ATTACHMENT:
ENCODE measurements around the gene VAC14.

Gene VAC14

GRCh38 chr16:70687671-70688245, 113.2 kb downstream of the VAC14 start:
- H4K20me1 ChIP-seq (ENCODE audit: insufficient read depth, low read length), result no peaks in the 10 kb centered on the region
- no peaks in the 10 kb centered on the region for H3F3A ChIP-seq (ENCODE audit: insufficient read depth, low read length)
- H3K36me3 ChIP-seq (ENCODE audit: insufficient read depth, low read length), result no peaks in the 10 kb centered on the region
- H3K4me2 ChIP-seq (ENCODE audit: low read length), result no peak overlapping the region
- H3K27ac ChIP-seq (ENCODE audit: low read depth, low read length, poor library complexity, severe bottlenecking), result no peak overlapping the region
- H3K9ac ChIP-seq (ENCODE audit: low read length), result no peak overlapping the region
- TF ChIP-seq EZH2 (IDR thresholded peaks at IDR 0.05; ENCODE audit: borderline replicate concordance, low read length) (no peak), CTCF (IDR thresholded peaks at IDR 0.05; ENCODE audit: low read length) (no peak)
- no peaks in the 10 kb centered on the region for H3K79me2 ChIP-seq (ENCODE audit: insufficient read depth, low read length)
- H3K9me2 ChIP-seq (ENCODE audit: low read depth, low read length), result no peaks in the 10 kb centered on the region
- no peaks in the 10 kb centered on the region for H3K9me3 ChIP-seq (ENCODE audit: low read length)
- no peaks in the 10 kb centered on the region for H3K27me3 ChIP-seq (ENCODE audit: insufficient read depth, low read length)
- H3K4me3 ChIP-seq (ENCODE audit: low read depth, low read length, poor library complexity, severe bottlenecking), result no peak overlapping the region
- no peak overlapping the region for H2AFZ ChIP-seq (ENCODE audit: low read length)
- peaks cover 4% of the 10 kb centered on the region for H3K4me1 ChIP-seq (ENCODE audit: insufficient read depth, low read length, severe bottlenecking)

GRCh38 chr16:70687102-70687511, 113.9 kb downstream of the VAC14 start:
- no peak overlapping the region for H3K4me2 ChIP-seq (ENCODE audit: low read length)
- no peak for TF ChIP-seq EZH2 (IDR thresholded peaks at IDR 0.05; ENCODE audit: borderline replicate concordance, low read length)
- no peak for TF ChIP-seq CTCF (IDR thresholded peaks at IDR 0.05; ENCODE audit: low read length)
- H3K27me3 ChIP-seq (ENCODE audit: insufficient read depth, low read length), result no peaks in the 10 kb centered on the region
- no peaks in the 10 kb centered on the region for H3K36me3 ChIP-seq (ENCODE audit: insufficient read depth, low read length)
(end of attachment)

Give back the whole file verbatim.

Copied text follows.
ENCODE measurements around the gene VAC14.

Gene VAC14

GRCh38 chr16:70687671-70688245, 113.2 kb downstream of the VAC14 start:
- H4K20me1 ChIP-seq (ENCODE audit: insufficient read depth, low read length), result no peaks in the 10 kb centered on the region
- no peaks in the 10 kb centered on the region for H3F3A ChIP-seq (ENCODE audit: insufficient read depth, low read length)
- H3K36me3 ChIP-seq (ENCODE audit: insufficient read depth, low read length), result no peaks in the 10 kb centered on the region
- H3K4me2 ChIP-seq (ENCODE audit: low read length), result no peak overlapping the region
- H3K27ac ChIP-seq (ENCODE audit: low read depth, low read length, poor library complexity, severe bottlenecking), result no peak overlapping the region
- H3K9ac ChIP-seq (ENCODE audit: low read length), result no peak overlapping the region
- TF ChIP-seq EZH2 (IDR thresholded peaks at IDR 0.05; ENCODE audit: borderline replicate concordance, low read length) (no peak), CTCF (IDR thresholded peaks at IDR 0.05; ENCODE audit: low read length) (no peak)
- no peaks in the 10 kb centered on the region for H3K79me2 ChIP-seq (ENCODE audit: insufficient read depth, low read length)
- H3K9me2 ChIP-seq (ENCODE audit: low read depth, low read length), result no peaks in the 10 kb centered on the region
- no peaks in the 10 kb centered on the region for H3K9me3 ChIP-seq (ENCODE audit: low read length)
- no peaks in the 10 kb centered on the region for H3K27me3 ChIP-seq (ENCODE audit: insufficient read depth, low read length)
- H3K4me3 ChIP-seq (ENCODE audit: low read depth, low read length, poor library complexity, severe bottlenecking), result no peak overlapping the region
- no peak overlapping the region for H2AFZ ChIP-seq (ENCODE audit: low read length)
- peaks cover 4% of the 10 kb centered on the region for H3K4me1 ChIP-seq (ENCODE audit: insufficient read depth, low read length, severe bottlenecking)

GRCh38 chr16:70687102-70687511, 113.9 kb downstream of the VAC14 start:
- no peak overlapping the region for H3K4me2 ChIP-seq (ENCODE audit: low read length)
- no peak for TF ChIP-seq EZH2 (IDR thresholded peaks at IDR 0.05; ENCODE audit: borderline replicate concordance, low read length)
- no peak for TF ChIP-seq CTCF (IDR thresholded peaks at IDR 0.05; ENCODE audit: low read length)
- H3K27me3 ChIP-seq (ENCODE audit: insufficient read depth, low read length), result no peaks in the 10 kb centered on the region
- no peaks in the 10 kb centered on the region for H3K36me3 ChIP-seq (ENCODE audit: insufficient read depth, low read length)